Paw-sitive outcomes: Autistic children who need help get a new leash on life

Lu Feiran
A school in Minhang District trains dogs as buddies and guardians for children with special needs.
Lu Feiran

Xuan Xuan was diagnosed as autistic not long after his second birthday. He didn't speak, nor respond to other people. His parents learned to cope with his disability.

But when Xuan Xuan was 7, the boy's condition changed dramatically after Harry came to live with the family.

Harry is a 3-year-old black Labrador, trained at the Erxing Shanghai Guide and Assistant Dogs School to aid autistic people.

Harry accompanies Xuan Xuan to his special kindergarten and plays with him after school. Two months after the dog appeared on the scene, Xuan Xuan's mother Jessica Gong saw significant differences in her son.

"We found that our boy was more willing to stay with the dog rather than immersing himself in electronic devices," Gong told Shanghai Daily.

Paw-sitive outcomes: Autistic children who need help get a new leash on life
Ti Gong

An autism assistance dog has brought comfort to 7-year-old Xuan Xuan from Shandong Province.

She added that her son also shows less "self-stimulation behavior," such as repeatedly hitting his forehead with his palm. She said she thinks that playing with Harry allows Xuan Xuan to release pent-up energy and emotion in less harmful ways.

Harry is one of four autism assistance dogs that graduated from Erxing school, which hosted China's first attempt to train dogs to aid autistic people. For more than two decades, similar programs have been developing in the West.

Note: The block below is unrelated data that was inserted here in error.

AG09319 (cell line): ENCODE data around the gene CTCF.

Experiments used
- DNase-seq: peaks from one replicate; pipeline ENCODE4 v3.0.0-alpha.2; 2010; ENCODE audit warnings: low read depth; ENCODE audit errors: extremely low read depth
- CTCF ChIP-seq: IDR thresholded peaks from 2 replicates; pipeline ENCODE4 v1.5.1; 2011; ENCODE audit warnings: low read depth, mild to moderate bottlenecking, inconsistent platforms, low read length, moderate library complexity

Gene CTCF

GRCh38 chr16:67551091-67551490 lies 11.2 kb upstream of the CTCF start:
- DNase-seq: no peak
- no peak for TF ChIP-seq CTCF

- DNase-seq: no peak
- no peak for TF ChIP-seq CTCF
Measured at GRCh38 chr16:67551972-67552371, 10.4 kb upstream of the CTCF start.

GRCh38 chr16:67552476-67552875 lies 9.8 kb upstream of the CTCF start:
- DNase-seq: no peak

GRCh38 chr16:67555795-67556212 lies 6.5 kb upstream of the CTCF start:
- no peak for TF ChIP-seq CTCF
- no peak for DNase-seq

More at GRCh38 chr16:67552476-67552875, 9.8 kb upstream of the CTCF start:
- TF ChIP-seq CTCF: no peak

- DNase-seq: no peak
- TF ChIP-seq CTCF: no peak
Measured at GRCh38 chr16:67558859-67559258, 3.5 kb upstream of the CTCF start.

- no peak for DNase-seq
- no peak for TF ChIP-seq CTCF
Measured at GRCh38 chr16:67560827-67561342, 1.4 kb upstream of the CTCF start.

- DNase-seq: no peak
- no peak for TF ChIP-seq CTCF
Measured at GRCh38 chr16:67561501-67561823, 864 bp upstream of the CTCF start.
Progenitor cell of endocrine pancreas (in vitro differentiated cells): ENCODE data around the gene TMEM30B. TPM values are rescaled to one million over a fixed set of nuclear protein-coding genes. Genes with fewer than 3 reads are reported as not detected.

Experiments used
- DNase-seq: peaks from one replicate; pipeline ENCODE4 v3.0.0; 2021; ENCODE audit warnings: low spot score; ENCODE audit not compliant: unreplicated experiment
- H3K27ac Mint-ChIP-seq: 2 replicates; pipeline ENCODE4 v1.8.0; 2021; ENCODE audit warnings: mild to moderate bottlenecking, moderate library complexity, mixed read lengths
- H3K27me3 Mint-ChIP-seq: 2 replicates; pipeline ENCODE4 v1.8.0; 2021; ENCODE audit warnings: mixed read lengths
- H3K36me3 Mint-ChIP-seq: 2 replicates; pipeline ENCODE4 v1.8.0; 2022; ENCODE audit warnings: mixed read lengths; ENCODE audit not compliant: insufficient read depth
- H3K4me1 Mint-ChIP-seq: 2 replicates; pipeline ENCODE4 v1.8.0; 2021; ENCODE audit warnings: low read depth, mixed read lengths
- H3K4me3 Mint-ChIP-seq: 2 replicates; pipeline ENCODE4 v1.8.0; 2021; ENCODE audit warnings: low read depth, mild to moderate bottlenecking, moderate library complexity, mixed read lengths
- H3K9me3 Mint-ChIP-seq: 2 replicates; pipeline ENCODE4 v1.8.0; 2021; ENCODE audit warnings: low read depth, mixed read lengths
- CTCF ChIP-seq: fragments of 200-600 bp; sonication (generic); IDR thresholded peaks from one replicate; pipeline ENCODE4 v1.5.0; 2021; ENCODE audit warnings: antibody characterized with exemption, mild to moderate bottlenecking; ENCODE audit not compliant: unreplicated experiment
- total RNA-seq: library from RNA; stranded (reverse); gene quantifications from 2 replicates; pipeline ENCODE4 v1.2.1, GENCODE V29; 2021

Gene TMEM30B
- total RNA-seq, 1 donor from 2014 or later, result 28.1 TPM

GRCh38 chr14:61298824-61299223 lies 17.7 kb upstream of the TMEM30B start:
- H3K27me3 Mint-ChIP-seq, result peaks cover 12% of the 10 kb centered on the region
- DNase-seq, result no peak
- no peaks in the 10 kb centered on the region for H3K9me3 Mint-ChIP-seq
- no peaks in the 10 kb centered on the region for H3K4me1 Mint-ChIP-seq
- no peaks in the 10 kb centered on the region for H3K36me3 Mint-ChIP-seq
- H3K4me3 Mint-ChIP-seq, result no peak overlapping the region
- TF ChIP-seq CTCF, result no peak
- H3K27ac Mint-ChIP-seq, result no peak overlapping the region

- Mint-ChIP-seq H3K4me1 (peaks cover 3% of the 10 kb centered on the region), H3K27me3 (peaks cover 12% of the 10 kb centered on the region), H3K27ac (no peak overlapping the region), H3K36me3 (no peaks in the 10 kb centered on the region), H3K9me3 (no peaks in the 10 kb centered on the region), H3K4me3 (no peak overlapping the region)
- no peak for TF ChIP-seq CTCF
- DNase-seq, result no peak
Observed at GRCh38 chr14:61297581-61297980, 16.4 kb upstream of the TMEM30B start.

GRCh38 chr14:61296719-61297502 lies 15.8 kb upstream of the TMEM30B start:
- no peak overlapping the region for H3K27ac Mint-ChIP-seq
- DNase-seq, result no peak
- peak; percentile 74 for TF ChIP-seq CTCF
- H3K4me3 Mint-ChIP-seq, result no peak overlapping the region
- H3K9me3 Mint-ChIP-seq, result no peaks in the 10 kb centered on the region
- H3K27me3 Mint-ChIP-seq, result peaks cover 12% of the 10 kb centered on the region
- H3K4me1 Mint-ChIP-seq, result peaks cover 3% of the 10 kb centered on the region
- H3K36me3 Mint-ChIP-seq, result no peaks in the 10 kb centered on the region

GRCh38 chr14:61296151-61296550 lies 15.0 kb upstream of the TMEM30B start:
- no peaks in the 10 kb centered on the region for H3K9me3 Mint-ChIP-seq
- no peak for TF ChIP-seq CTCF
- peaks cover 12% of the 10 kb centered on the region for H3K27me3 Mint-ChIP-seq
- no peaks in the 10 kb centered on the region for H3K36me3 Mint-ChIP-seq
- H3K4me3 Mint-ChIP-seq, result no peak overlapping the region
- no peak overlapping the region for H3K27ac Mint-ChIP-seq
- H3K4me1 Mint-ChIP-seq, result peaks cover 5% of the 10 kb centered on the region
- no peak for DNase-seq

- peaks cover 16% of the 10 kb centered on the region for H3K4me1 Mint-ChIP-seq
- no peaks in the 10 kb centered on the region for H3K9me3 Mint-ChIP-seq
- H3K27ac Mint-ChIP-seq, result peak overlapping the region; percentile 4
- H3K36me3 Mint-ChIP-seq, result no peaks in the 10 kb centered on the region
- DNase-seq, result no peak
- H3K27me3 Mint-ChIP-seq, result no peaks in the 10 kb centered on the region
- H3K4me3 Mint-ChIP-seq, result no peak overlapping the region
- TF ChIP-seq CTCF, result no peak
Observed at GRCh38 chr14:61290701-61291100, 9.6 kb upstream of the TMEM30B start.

Autism service dogs are acknowledged globally as a means of providing autistic children with a stability and soothing that helps them cope better with the daunting world that surrounds them.

Erxing started its autism assistance dog training program in 2021. The first graduating class from a course designed to last 18-24 months was delayed by the coronavirus epidemic.

Shanghai Daily visited Erxing's training base in Minhang District last week, where a new group of canine recruits are in training.

Paw-sitive outcomes: Autistic children who need help get a new leash on life
Lu Feiran / SHINE

A trainer at Erxing plays with Danny, a dog in the autism assistance training program.

Paw-sitive outcomes: Autistic children who need help get a new leash on life
Lu Feiran / SHINE

All assistance dogs wear a uniform when working.

"Training these dogs is similar to the training of seeing-eye dogs but with different requirements," said Wang Chunsun, founder of Erxing and dog-training specialist who returned from Canada nearly two decades ago.

"For instance, autism assistance dogs are usually required to be stronger than guide dogs," he said. "One of their tasks is to sense when a child attached to them may be about to roam away, and then to lay down to stop them. That requires strength.

Paw-sitive outcomes: Autistic children who need help get a new leash on life
Lu Feiran / SHINE

Trainers simulate a scene when an autistic child is about to wander off and train a dog named Chengyi to lie down to stop her with his weight.